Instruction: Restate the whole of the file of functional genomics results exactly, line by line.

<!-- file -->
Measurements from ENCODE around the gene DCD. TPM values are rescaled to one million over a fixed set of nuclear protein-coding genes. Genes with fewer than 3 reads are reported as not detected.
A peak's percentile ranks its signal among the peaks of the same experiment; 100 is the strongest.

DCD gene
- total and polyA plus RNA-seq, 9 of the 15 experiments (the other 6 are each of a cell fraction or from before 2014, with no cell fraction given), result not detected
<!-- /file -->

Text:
Measurements from ENCODE around the gene DCD. TPM values are rescaled to one million over a fixed set of nuclear protein-coding genes. Genes with fewer than 3 reads are reported as not detected.
A peak's percentile ranks its signal among the peaks of the same experiment; 100 is the strongest.

DCD gene
- total and polyA plus RNA-seq, 9 of the 15 experiments (the other 6 are each of a cell fraction or from before 2014, with no cell fraction given), result not detected